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Inside Bill’s Brain – Decoding Bill Gates


Inside Bill’s Brain – Decoding Bill Gates – A three-part docuseries explores the mind and motivations of the celebrated tech visionary, business leader and philanthropist.

A documentary that tells Bill Gates’ life story as he pursues solutions to some of the world’s most complex problems.

In his relentless pursuit to try to solve some of the world’s most pressing problems around sanitation, disease eradication and climate change, Bill Gates is practically robotic in his quest for information and in his inability to give up.

Inside Bill’s Brain – Decoding Bill Gates – It’s glimpses of the Microsoft co-founder’s human side that help power “Inside Bill’s Brain: Decoding Bill Gates

Software magnate Bill Gates is one of the most famous people in the world, but the public barely knows him.

Gates has been a household name for decades for two reasons: he was the face of Microsoft during an era when the company’s products became ubiquitous, and, perhaps more notably, he’s very, very rich.

Yet, he’s never been the kind of celebrity whose personal life and political opinions are splashed across the tabloids and social media.

And unlike the late Steve Jobs — his contemporary and occasional rival — Gates is rarely discussed in terms of some ineffable mystique.

Inside Bill’s Brain – Decoding Bill Gates – The title of Davis Guggenheim’s three-part Netflix documentary Inside Bill’s Brain: Decoding Bill Gates (which debuts on Friday, September 20th) speaks to its subject’s opacity.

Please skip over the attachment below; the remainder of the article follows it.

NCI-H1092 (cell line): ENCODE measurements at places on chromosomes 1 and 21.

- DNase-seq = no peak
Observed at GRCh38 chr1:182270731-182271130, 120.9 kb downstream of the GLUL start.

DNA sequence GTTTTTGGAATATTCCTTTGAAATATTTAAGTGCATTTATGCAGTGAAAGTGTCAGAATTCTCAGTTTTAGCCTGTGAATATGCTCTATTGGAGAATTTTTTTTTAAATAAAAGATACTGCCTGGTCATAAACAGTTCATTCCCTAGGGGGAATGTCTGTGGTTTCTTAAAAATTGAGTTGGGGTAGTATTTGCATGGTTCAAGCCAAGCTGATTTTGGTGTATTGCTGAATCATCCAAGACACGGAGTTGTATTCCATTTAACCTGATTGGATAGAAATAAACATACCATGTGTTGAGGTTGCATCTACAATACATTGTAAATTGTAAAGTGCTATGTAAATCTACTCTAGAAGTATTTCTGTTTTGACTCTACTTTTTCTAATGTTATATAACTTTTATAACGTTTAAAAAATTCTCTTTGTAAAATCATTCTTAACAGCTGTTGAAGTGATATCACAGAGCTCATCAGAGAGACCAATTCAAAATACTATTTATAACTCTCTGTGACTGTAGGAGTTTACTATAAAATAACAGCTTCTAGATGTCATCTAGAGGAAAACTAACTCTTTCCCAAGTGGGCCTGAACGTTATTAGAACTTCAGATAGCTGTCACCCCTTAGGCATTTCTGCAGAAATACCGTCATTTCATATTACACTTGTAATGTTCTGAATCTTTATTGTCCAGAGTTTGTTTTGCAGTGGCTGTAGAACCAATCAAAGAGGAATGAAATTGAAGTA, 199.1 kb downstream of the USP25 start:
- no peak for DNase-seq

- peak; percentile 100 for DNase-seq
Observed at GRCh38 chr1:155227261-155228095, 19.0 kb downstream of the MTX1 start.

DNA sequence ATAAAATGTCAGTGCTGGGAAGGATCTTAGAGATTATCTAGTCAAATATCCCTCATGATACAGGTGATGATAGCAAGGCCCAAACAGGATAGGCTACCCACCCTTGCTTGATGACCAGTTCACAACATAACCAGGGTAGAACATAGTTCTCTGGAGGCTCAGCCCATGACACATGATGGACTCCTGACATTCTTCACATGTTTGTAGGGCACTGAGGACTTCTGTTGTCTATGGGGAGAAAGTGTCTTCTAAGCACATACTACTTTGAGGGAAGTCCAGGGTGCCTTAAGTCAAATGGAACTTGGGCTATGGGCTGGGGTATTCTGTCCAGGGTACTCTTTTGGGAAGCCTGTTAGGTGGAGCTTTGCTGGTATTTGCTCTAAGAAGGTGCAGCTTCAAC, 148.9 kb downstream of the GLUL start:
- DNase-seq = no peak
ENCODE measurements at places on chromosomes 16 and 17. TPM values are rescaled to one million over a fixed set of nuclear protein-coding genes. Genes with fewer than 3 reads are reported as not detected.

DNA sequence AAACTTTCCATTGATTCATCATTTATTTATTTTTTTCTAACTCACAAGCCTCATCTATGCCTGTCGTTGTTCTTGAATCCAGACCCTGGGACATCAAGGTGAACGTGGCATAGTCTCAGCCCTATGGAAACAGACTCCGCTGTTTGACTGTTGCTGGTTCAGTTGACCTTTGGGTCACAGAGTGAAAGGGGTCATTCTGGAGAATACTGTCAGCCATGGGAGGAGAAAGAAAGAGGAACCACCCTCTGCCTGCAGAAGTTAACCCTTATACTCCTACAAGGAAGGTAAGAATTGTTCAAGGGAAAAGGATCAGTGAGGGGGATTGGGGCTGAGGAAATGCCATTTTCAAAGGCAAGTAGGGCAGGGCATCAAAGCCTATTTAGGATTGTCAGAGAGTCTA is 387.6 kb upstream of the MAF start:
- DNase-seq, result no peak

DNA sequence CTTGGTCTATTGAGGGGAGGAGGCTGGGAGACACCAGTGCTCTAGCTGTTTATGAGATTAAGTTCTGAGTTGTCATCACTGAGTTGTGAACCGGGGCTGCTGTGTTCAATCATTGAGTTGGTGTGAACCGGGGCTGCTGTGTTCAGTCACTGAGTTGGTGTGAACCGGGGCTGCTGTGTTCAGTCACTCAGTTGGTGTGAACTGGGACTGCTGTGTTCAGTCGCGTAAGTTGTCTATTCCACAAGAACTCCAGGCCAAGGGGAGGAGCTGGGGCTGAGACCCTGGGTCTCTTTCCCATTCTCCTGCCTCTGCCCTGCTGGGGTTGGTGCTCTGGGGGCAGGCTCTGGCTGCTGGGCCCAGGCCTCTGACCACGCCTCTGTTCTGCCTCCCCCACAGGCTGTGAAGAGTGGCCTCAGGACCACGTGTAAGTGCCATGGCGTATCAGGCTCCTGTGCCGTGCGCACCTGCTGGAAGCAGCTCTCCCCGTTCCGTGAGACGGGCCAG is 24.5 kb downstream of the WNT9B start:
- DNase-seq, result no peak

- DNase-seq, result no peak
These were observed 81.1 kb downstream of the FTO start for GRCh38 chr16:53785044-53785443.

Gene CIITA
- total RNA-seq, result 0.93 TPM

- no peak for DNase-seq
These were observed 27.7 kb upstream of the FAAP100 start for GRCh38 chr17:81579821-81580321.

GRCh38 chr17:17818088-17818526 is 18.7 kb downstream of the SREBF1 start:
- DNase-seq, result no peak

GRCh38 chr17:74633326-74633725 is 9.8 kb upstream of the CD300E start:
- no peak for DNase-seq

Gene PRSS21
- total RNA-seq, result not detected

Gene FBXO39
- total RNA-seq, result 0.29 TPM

What makes one of the world’s wealthiest people tick? What formed him? How did he come to dominate a fiercely competitive industry so thoroughly that the US government sued Microsoft under antitrust statutes?


Inside Bill’s Brain – Decoding Bill Gates

Each episode of Inside Bill’s Brain focuses on one of the foundation’s major initiatives: improving sewage conditions in developing countries, eradicating polio, and developing a cleaner, safer form of nuclear power.

Each of the three parts shifts rapidly between interviews, biographical material, and fly-on-the-wall footage of the Gates team’s philanthropic missions.

Guggenheim eschews traditional transitions, and instead jumps from subject to subject, even when there’s no clear connection between them.

The point, apparently, is to replicate Bill Gates’ thought processes. Having spent most of his adult life (and even some of his teenage years) juggling multiple complicated projects, Gates doesn’t have the kind of mind that functions in neat, straight lines

Directed by Academy Award winner Davis Guggenheim (“An Inconvenient Truth”), the series is at times an intimate and revealing look at Gates’ life, from his upbringing to his education, his family and friendships, the drive to make Microsoft a global powerhouse, the transition to philanthropy, and his love for and partnership with wife Melinda Gates.

For those familiar with many of the benchmarks and anecdotes from Gates’ long life in the public eye, there are repeated tales of his accomplishments and idiosyncrasies.

They are spliced throughout three 50-minute episodes with footage from his home and offices in Seattle to far-flung locations around the planet.

Stories from his two sisters, his wife, current and former co-workers, friends, and the voice of the late Microsoft co-founder Paul Allen are used to illustrate what many think they know when it comes to what is going on “Inside Bill’s Brain.”

Inside Bill’s Brain – Decoding Bill Gates – The Episodes

Season 1, Episode 1